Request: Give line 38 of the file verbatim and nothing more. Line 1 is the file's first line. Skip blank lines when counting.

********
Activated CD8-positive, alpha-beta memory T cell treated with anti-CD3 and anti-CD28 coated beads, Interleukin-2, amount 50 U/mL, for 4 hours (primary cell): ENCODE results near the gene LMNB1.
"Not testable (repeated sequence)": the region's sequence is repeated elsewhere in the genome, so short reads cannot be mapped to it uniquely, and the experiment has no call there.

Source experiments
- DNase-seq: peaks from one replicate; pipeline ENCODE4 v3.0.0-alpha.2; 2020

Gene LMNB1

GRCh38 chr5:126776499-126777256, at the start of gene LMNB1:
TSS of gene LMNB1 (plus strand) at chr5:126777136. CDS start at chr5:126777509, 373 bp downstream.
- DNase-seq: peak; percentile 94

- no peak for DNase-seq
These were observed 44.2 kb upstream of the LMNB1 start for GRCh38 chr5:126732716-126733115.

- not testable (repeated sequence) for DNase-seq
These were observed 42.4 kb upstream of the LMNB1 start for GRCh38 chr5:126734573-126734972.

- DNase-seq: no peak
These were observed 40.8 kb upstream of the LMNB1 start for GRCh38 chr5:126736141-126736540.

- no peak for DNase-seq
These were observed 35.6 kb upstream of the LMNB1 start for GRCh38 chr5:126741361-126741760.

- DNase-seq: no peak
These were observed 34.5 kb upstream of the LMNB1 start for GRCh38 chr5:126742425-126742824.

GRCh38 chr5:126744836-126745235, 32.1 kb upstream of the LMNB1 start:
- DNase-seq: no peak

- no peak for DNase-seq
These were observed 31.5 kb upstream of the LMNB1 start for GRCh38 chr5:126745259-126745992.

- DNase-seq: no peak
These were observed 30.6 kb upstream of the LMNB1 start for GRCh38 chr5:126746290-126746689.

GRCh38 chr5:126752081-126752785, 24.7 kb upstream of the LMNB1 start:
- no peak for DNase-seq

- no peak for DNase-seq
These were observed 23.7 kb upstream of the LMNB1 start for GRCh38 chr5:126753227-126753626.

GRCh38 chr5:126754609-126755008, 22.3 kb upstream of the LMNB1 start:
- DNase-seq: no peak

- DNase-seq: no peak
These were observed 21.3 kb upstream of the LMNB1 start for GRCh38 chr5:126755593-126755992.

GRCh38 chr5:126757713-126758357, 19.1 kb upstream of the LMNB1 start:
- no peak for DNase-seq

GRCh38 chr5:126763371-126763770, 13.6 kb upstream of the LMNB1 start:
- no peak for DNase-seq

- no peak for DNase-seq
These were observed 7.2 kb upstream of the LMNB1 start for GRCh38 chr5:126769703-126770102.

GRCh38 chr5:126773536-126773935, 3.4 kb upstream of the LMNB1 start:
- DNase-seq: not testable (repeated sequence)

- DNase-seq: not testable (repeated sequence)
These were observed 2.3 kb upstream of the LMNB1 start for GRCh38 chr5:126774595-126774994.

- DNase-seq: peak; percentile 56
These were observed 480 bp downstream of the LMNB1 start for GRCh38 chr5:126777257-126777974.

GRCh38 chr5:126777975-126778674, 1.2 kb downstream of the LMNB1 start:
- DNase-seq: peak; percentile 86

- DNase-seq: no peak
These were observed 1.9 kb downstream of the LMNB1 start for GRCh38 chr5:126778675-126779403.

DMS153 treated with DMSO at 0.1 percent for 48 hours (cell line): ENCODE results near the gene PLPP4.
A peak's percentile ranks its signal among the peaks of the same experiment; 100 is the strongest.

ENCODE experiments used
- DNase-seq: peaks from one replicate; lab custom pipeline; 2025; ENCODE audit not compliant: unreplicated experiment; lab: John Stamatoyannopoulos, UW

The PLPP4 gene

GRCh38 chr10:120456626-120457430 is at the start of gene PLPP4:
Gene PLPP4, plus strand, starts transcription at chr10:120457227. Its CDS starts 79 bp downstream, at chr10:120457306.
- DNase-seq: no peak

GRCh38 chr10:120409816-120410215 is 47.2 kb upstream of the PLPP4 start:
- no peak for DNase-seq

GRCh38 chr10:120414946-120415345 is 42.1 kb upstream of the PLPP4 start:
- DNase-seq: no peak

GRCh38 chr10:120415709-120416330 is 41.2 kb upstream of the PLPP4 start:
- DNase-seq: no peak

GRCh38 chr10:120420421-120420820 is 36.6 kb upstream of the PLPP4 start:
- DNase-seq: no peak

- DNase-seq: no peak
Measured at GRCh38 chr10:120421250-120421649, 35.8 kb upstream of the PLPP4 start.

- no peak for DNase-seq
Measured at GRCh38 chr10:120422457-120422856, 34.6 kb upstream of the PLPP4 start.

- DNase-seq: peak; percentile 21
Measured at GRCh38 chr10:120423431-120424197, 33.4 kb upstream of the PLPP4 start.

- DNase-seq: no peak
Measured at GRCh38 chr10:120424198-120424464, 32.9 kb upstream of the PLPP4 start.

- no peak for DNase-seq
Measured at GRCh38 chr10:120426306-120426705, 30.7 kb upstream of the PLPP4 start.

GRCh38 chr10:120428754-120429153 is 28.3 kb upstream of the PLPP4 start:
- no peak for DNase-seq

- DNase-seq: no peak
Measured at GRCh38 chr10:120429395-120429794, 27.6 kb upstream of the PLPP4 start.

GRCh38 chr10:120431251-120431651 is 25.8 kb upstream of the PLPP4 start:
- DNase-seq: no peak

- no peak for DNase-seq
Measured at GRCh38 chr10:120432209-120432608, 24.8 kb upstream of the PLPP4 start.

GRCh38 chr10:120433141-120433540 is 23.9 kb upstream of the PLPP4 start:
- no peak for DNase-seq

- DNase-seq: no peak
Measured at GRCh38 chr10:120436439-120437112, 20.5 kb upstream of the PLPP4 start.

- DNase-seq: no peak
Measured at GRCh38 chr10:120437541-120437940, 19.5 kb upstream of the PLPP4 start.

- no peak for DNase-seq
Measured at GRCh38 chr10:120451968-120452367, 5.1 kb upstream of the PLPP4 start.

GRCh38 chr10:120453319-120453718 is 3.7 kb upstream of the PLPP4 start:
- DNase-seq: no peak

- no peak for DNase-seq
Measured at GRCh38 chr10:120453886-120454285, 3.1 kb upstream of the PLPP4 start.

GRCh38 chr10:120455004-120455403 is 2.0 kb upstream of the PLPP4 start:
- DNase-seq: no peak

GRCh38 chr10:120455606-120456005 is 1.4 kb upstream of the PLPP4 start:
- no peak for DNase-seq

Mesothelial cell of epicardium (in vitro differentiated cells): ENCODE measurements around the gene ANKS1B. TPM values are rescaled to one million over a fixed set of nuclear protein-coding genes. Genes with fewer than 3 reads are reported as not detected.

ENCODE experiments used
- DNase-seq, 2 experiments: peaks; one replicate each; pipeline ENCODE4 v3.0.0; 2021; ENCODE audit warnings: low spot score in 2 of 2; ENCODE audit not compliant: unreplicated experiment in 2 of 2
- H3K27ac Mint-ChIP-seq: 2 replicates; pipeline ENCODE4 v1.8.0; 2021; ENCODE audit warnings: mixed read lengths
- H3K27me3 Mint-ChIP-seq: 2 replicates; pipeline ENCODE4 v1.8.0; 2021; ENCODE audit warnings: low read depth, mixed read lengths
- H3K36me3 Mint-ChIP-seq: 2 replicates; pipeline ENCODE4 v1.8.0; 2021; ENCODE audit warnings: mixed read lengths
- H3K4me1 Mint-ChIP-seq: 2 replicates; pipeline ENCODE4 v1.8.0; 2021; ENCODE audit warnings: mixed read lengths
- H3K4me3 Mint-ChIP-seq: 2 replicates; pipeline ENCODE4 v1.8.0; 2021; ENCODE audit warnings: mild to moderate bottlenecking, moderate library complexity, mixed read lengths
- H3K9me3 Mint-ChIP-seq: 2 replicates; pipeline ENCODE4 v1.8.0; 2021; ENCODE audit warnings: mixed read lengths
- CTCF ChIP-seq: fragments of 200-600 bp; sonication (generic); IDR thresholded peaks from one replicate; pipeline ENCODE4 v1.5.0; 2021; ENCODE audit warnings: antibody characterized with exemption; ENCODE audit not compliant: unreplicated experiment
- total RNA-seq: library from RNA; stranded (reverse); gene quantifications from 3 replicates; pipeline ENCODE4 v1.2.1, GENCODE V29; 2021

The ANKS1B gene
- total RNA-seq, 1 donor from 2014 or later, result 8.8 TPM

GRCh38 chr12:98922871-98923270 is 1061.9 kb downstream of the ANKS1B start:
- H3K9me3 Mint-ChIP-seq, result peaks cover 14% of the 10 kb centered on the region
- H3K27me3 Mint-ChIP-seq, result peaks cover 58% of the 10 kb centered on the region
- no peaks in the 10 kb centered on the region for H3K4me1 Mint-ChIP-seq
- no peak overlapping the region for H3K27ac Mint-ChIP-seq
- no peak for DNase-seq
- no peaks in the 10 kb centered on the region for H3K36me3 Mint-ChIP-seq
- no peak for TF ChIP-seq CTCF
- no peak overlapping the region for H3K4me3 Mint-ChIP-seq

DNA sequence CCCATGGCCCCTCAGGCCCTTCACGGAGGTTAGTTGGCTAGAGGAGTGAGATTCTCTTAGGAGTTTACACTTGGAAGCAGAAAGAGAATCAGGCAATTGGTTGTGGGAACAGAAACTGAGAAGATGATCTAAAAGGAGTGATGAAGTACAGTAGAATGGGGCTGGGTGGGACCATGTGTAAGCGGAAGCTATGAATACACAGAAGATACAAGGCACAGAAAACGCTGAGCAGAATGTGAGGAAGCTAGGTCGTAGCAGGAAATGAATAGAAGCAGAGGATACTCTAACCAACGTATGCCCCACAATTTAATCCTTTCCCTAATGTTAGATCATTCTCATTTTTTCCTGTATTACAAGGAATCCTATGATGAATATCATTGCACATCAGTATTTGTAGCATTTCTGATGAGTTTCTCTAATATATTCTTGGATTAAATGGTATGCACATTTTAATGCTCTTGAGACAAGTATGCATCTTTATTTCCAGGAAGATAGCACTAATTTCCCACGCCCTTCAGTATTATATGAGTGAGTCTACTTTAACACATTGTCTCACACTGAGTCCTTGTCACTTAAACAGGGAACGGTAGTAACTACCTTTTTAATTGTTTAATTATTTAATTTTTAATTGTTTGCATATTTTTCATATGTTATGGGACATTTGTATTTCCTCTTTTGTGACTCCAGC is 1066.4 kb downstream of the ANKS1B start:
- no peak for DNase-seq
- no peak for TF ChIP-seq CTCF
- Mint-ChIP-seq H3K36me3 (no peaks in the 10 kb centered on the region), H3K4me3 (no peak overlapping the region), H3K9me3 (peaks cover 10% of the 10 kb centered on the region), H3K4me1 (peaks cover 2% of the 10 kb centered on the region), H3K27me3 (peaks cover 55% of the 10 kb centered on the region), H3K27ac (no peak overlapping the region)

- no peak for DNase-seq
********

These were observed 7.2 kb upstream of the LMNB1 start for GRCh38 chr5:126769703-126770102.